1. Andrea Ang, “The Dark Star,” Ceriph no. 4.3 (Sleet) (2011): 13-18.
  2. Ann Ang, “Communion,” Ceriph no. 5 (2012): 84-89.
  3. —. “What He Want to Say, Which Is Right to Say,” Bang My Car (Singapore: Math Paper Press, 2012), 32-40.
  4. David Bobis, “Child,” Ceriph no. 3 (2011): 40-43.
  5. Felix Cheong, “In the Dark,” Vanishing Point (Singapore: Ethos Books, 2012), 15-25.
  6. —, “The Little Drummer Boy,” Vanishing Point (Singapore: Ethos Books, 2012), 35-47.
  7. Joyce Chng, “Metal Can Lanterns,” International Speculative Fiction no. 1 (2012): 3-5.
  8. Dave Chua, “The Beating,” The Beating and Other Stories (Singapore: Ethos Books, 2011), 19-49.
  9. —, “The Disappearance of Lisa Zhang,” Fish Eats Lion, ed. Jason Erik Lundberg (Singapore: Math Paper Press, 2012), 365-384.
  10. —, “The Divers,” Innsmouth Free Press no. 9 (2012), http://www.innsmouthfreepress.com/?p=16366.
  11. —, “Fireworks,” The Beating and Other Stories (Singapore: Ethos Books, 2011), 183-201.
  12. —, “The Vanishing,” The Beating and Other Stories (Singapore: Ethos Books, 2011), 115-119.
  13. Ian Chung, “Snowflakes,” Weirdyear Flash Fiction, May 5, 2011, http://www.weirdyear.com/2011/05/5511.html
  14. Noelle de Jesus, “Mirage,” Fish Eats Lion, ed. Jason Erik Lundberg (Singapore: Math Paper Press, 2012), 261-276.
  15. Gwee Li Sui, “Grandfather’s Aquaria,” Balik Kampung, ed. Verena Tay (Singapore: Math Paper Press, November 2012), 71-78.
  16. Manoj Harjani, “The Man Who Skipped Breakfast,” Ceriph no. 2 (2011): 35-38.
  17. —, “Primordial Clam Chowder,” Ceriph no. 4.5 (Cosmic Latte) (2011): 7-9.
  18. Judith Huang, “The City,” The Ayam Curtain, ed. J.Y. Yang and Joyce Chng (Singapore: Math Paper Press, 2012), 133-135.
  19. Lucas Ho, “KY USB,” The Ayam Curtain, ed. J.Y. Yang and Joyce Chng (Singapore: Math Paper Press, 2012), 29-30.
  20. Isa Kamari, “Green Man Plus,” Fish Eats Lion, ed. Jason Erik Lundberg (Singapore: Math Paper Press, 2012), 251-259.
  21. Amanda Lee Koe, “Coast,” Coast: A Mono-titular Anthology of Singapore Writing, ed. Daren Shiau and Lee Wei Fen (Singapore: Math Paper Press, 2011), 147-153.
  22. —, “Star City,” Microcosmos: Orbital Decay (Singapore: Kaleido Press, 2012), 11.
  23. Wei Fen Lee, “The Acoustics of Living in an Interval,” Microcosmos: Orbital Decay (Singapore: Kaleido Press, 2012), 7.
  24. —, “Coast,” Coast: A Mono-titular Anthology of Singapore Writing, ed. Daren Shiau and Lee Wei Fen (Singapore: Math Paper Press, 2011), 111-114.
  25. —, “Swimming Upstream,” Quarterly Literary Review Singapore 10, no. 1 (2011), http://www.qlrs.com/story.asp?id=814.
  26. Annabeth Leow Hui Min, “Ascension,” The Steampowered Globe, ed. Rosemary Lim and Maisarah Bte Abu Samah (Singapore: AS¡FF, 2012), 5-15.
  27. Desirée Lim, “Coast,” Coast: A Mono-titular Anthology of Singapore Writing, ed. Daren Shiau and Lee Wei Fen (Singapore: Math Paper Press, 2011), 210-213.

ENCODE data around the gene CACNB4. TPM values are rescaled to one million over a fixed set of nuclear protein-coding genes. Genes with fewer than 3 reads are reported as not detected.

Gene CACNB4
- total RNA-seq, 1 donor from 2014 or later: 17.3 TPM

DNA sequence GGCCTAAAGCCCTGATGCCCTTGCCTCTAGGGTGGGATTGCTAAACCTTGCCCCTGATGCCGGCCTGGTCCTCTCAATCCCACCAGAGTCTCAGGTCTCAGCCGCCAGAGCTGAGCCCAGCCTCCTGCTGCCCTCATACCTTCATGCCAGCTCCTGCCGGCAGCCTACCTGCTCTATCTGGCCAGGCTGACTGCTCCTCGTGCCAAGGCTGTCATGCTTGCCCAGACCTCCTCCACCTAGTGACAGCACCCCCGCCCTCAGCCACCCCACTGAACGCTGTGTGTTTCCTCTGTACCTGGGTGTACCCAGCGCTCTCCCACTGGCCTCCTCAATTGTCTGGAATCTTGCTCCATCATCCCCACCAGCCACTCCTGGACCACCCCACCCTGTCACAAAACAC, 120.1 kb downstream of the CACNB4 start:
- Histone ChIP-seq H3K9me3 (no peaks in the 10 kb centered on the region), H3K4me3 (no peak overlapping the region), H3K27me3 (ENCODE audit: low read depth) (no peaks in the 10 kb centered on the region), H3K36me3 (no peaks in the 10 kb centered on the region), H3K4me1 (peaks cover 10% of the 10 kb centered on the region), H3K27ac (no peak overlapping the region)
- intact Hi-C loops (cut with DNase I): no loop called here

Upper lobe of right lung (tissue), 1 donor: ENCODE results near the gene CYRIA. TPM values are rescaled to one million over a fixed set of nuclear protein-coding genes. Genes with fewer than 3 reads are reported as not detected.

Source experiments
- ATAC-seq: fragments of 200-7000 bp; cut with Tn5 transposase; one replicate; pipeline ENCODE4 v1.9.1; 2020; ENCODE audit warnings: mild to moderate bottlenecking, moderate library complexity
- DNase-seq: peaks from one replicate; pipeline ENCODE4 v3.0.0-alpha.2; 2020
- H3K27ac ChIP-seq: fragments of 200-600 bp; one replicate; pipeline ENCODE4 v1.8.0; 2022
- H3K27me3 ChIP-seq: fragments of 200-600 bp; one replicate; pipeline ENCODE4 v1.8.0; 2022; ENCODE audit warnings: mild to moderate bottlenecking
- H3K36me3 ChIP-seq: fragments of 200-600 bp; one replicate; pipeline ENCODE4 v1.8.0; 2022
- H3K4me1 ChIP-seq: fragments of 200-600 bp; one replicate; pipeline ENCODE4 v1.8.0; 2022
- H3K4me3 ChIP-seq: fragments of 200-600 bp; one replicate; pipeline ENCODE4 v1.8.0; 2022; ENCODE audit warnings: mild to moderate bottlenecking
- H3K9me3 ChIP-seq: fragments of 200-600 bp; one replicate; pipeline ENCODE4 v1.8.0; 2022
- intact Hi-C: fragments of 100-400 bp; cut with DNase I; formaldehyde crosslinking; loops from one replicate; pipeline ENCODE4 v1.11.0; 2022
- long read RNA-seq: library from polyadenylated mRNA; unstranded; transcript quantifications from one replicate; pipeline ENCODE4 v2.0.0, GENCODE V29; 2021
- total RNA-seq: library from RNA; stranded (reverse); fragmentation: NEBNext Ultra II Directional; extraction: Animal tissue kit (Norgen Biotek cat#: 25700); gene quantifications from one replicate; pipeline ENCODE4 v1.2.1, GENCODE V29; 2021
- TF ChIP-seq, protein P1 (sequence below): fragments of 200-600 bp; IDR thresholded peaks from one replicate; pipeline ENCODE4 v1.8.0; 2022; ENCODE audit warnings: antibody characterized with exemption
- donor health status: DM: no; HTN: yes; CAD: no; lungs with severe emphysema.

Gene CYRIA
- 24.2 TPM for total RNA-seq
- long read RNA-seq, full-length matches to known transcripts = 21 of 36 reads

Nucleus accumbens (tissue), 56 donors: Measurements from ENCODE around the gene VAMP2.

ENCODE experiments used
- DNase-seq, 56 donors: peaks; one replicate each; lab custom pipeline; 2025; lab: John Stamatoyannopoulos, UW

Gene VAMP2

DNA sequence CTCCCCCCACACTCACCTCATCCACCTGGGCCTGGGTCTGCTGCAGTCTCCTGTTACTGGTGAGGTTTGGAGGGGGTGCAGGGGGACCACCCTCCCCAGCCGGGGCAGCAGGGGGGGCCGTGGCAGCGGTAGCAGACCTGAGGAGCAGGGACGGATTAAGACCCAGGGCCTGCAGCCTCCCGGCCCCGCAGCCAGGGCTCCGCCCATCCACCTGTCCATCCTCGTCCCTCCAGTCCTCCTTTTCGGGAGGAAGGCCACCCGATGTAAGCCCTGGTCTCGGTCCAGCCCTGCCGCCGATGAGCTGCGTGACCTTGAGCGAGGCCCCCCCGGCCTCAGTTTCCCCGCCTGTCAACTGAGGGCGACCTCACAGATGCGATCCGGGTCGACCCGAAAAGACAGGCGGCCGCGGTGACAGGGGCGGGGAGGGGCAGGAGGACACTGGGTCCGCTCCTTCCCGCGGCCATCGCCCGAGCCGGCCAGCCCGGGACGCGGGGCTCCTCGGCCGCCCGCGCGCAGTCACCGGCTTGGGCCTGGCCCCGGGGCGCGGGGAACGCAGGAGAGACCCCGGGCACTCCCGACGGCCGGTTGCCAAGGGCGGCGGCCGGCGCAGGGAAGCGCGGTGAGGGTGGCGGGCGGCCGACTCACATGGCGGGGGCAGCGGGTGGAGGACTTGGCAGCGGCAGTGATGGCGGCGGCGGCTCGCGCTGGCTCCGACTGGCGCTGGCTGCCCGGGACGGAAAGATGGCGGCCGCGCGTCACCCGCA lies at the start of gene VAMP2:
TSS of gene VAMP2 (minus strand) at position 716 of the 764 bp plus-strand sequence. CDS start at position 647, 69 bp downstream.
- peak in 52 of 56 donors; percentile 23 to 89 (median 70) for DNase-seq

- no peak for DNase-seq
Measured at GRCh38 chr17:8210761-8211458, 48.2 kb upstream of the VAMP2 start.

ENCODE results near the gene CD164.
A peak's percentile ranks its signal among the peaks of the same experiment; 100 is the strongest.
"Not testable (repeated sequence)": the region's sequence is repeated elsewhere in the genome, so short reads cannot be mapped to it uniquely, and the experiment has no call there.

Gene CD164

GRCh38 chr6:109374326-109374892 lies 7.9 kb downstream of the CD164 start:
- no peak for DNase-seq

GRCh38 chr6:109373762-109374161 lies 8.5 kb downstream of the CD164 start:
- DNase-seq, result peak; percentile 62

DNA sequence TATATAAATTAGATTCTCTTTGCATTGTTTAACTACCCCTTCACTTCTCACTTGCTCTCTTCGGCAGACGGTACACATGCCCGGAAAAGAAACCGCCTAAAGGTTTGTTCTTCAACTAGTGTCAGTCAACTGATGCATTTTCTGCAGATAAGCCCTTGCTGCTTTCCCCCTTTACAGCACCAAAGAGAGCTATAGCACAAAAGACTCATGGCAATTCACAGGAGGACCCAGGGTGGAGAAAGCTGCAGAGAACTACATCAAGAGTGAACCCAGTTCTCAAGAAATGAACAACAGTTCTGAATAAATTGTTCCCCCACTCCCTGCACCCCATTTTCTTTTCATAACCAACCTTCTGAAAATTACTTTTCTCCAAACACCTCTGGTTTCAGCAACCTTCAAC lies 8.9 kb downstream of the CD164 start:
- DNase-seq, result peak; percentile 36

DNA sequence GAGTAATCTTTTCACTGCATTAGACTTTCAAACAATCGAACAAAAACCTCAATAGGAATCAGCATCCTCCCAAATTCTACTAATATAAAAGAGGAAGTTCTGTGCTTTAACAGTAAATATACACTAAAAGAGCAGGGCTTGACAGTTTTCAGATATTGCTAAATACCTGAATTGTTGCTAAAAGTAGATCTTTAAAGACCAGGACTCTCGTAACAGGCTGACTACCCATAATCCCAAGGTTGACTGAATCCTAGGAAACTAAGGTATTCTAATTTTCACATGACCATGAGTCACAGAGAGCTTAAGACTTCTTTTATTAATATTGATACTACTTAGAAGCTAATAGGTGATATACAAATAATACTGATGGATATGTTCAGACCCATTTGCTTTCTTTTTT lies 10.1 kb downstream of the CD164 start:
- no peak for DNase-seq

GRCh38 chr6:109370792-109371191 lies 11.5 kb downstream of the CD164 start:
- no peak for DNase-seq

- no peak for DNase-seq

28. Jeffrey Lim, “Last Supper,” Fish Eats Lion, ed. Jason Erik Lundberg (Singapore: Math Paper Press, 2012), 75-97.
  29. Sharanya Manivannan, “Coast,” Coast: A Mono-titular Anthology of Singapore Writing, ed. Daren Shiau and Lee Wei Fen (Singapore: Math Paper Press, 2011), 164-168.
  30. Natalie Marinho, “Savour,” Quarterly Literary Review Singapore 10, no. 3 (2011), http://www.qlrs.com/story.asp?id=849.
  31. Ng Yi-Sheng, “Coast,” Coast: A Mono-titular Anthology of Singapore Writing, ed. Daren Shiau and Lee Wei Fen (Singapore: Math Paper Press, 2011), 140-143.
  32. O Thiam Chin, “The Good Husband,” The International Literary Quarterly no. 17 (2011), http://interlitq.wordpress.com/2012/02/03/the-good-husband-a-short-story-by-singaporean-author-o-thiam-chin-will-constitute-interlitqs-fiction-in-english-for-04-02-2012/.
  33. —, “What Are You Hiding?” The Rest of Your Life and Everything That Comes With It (Malaysia: ZI Publications, 2011), 102-120.
  34. Alvin Pang, “A Better Place,” The Ayam Curtain, ed. J.Y. Yang and Joyce Chng (Singapore: Math Paper Press, 2012), 141-146.
  35. —, “A Brave New World?” TODAY, August 9, 2012, 8.
  36. —, “Patience,” What Gives Us Our Names (Singapore: Math Paper Press, 2011), 41-42.
  37. Gemma Pereira, “The Tissue-Paper Man,” Quarterly Literary Review Singapore 11, no. 4 (2012), http://www.qlrs.com/story.asp?id=955.
  38. Phan Ming Yen, “Symphony No. 5,” That Night By the Beach and Other Stories For a Film Score (Singapore: Ethos Books, 2012), 45-86.
  39. Jayanthi Sankar, “Read Singapore!” Ceriph no. 2 (2011): 84-87.
  40. Alfian Sa’at, “Child,” Malay Sketches (Singapore: Ethos Books, 2012), 213-217.
  41. —, “The Morning Ride,” Malay Sketches (Singapore: Ethos Books, 2012), 67-70.
  42. —, “Notes From a Sacked Relief Teacher,” Quarterly Literary Review Singapore 10, no. 1 (2011), http://www.qlrs.com/story.asp?id=811.
  43. —, “The Sendoff,” Malay Sketches (Singapore: Ethos Books, 2012), 105-109.
  44. —, “Three Sisters,” Malay Sketches (Singapore: Ethos Books, 2012), 25-28.
  45. Lina Salleh, “Artifact #1N-327,” The Ayam Curtain, ed. J.Y. Yang and Joyce Chng (Singapore: Math Paper Press, 2012), 101-106.
  46. Prabhu Silvam, “Trees Don’t Die In September,” Ceriph no. 2 (2011): 71-76.
  47. Michelle Tan, “Garisan Kuning,” The Ayam Curtain, ed. J.Y. Yang and Joyce Chng (Singapore: Math Paper Press, 2012), 67-70.